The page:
Mathematics in Literature and Poetry

In this project, you will explore relationships between mathematics and literature and poetry. Your personal interests will need to guide this project, so feel free to modify what I have written below. You should probably check with me if you make a large change.

Establishing Connections

Brainstorm a list of terms and concepts that people often use to analyze poetry and literature. You may wish to look through a literature or poetry textbook or collection to jog your thinking.

Brainstorm a list of terms and concepts that relate to mathematics.

Once your lists are quite long, look at each of the terms on the literature and poetry list and think about whether those words would relate to mathematics. Do they relate in the same way? Look at the words on your mathematics list. Would any of them have meaning in the context of studying literature or poetry?

Part of your project should summarize your conclusions about the connections between mathematics and literature and poetry based on your brainstorming and the other reading and activties below.

Mathematics and Poetry

Kate Strange has a webpage celebrating connections between mathematics and poetry at http://www.kate.stange.com/mathweb/mathpoet.html. Read her comments about the relationship between mathematics and poetry.

Read Asparagus X Plus Y [An Arithmetic and Poetic Error] by Ken Stange.

Poetry is meant to be read. How do you as a reader choose to say these poems? For example, how do you choose whether to read the numbers as single digits strung together rather than as composite numbers? (That is, when you see 12 34 56 do you say 'one-two, three-four, five-six' or 'twelve, thirty-four, fifty-six'?) How do you as a reader insert pauses? How might you speed up or slow down your reading to bring out an aspect of the poem? What difference does it make to the poem to read it one way rather than another?

What poetic elements can be contained in a poem that has only numbers and punctutation? For example, can such a poem have a climax? symbolism? rhythm? rhyme? What else?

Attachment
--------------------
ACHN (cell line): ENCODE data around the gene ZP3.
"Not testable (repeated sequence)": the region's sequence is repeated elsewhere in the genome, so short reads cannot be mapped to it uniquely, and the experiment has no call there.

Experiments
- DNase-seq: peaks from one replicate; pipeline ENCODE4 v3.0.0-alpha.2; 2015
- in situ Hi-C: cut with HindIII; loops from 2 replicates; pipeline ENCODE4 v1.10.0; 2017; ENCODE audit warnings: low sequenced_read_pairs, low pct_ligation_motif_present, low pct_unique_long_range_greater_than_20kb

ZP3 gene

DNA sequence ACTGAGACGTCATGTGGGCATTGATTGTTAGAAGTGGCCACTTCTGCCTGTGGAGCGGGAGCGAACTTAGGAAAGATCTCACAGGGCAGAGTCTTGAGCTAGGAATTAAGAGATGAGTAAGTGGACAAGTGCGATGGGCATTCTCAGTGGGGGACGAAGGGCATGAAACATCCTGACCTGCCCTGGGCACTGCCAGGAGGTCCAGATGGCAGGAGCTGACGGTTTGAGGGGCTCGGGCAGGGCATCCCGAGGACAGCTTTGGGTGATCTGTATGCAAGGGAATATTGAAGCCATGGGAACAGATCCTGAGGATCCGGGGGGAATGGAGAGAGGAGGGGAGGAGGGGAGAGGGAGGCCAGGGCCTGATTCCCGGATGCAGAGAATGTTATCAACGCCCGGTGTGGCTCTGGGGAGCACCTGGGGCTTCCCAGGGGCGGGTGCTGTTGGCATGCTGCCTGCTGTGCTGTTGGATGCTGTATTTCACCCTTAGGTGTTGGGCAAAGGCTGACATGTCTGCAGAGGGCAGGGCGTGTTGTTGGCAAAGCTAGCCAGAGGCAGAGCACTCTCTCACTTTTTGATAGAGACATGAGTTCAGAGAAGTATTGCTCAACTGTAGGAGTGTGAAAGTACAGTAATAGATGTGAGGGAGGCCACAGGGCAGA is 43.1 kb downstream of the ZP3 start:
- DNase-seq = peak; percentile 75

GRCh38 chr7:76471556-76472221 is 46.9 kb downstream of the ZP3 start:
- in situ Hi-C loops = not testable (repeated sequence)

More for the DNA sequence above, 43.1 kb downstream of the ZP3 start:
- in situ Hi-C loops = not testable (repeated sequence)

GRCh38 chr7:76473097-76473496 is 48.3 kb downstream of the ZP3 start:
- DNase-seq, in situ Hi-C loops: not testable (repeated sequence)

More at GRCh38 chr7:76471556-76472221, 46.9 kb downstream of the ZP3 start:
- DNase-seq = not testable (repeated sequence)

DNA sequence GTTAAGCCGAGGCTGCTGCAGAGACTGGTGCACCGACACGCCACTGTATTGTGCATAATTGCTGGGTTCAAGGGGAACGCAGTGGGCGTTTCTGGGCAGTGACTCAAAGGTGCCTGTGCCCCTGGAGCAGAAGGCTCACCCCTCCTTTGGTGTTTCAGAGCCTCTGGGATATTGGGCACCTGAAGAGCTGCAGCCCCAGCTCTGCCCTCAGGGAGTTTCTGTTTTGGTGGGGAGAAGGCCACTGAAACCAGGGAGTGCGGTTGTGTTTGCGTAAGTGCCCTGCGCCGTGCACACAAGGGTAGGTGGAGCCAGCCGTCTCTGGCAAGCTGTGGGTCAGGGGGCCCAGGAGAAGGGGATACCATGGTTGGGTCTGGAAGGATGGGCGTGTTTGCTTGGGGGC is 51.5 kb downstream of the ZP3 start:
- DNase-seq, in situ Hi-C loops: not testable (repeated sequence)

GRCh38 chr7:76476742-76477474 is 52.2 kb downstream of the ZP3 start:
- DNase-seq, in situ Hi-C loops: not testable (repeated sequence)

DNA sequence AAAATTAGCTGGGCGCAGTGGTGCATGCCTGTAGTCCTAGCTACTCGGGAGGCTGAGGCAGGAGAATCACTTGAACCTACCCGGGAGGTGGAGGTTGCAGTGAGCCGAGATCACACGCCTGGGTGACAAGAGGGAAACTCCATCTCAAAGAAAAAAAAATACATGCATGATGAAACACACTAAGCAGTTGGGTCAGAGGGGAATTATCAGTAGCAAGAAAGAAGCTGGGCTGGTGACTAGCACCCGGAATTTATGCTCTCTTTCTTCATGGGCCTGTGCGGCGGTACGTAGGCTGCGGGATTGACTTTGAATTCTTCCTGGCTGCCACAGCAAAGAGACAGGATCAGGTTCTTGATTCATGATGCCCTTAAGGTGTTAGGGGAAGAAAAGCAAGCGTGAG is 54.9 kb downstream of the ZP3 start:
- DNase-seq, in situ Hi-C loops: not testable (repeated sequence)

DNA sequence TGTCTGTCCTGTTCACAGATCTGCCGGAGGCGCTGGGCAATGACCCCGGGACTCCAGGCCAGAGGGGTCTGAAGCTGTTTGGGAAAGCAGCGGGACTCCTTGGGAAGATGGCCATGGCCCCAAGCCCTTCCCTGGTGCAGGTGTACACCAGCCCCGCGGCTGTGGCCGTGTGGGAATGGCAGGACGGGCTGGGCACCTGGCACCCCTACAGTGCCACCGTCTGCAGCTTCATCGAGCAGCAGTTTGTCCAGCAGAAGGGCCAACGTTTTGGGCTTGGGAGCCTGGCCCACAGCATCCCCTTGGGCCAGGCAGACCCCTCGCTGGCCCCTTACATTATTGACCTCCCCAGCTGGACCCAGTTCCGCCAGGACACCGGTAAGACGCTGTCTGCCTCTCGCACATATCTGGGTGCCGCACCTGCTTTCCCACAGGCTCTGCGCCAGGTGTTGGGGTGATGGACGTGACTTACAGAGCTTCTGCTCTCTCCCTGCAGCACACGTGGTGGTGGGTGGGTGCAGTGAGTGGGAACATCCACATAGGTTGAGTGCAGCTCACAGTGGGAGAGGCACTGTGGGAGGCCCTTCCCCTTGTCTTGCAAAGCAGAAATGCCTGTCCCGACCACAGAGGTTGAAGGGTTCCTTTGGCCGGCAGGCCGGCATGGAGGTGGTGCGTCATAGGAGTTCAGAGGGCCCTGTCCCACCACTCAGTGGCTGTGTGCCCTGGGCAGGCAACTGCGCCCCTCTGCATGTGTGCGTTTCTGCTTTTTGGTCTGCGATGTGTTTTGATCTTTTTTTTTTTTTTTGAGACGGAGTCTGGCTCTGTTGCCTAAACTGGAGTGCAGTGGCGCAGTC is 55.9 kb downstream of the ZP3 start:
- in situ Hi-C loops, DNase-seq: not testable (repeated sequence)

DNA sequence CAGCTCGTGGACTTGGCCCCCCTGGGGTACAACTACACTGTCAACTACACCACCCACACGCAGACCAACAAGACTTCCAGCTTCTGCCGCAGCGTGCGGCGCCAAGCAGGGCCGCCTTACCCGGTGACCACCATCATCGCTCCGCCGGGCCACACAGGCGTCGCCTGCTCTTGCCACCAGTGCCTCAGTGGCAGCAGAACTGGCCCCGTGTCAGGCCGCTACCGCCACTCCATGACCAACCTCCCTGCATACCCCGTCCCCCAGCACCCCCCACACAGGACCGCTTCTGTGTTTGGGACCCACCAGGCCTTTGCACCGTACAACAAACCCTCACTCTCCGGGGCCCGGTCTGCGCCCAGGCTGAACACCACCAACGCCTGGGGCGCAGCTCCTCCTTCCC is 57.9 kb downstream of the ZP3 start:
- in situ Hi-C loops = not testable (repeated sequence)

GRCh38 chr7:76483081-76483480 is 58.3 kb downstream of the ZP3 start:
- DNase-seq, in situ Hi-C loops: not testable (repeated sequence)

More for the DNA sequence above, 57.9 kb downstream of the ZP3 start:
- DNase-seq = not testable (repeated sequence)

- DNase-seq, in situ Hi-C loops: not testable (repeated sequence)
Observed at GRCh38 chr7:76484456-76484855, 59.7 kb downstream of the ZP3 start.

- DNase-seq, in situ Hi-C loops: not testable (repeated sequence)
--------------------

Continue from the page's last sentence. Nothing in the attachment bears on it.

Try your hand at writing poetry consisting mostly or only of numbers. Try to do this with a poetic sense (not randomly). What are you able to express through this approach? What types of thoughts or feelings are expressable? What types of thoughts or feelings are not expressable in this way?

Some Mathematical Literature

Flatland by Edwin A. Abbott
The Phantom Tollbooth by Norton Juster
Alice in Wonderland and Through the Looking Glass by Lewis Carroll

These four books are classic short works of mathematical fiction. Although most of these were written for children or young adults, they all play with mathematical ideas in a wonderful way that makes them good reading for any age! (Some are available on the web.) Read a section from one of these books that relates to mathematical concepts. (If you choose one of Lewis Carroll's books, you may wish to consult The Annotated Alice by Martin Gardner for some pointers on finding the mathematics behind the scenes!)

Explain the relevant mathematical ideas behind the section or sections you read, and discuss how the authors weave these ideas in with elements of the story, with social and political commentary, and so on. You should make sure that you discuss the mathematics in sufficient depth. You may need to find another source to learn more about these mathematical ideas. You may wish to think further about the mathematics the authors are discussing and draw your own conclusions about the situation. Feel free to be creative with this part. I am expecting some significant mathematical content in your project at this point.

Another Possible Direction

Being restricted to a certain structure sometimes enables greater creativity precisely because it is not permissable to say things just any old way. You may wish to investigate different types of rhythm, syllable, and meter rules that have been used to create poems, plays, and other formal types of literature. How does the use of this imposed mathematical structure affect the way the works are perceived? Playwrights sometimes use different structures to separate the speech of various characters. For example, strong rhyming couplets can make the words of the speaker seem predestined, and so they are sometimes reserved for the speech of divine or wise characters. Can you find an example of this sort of usage?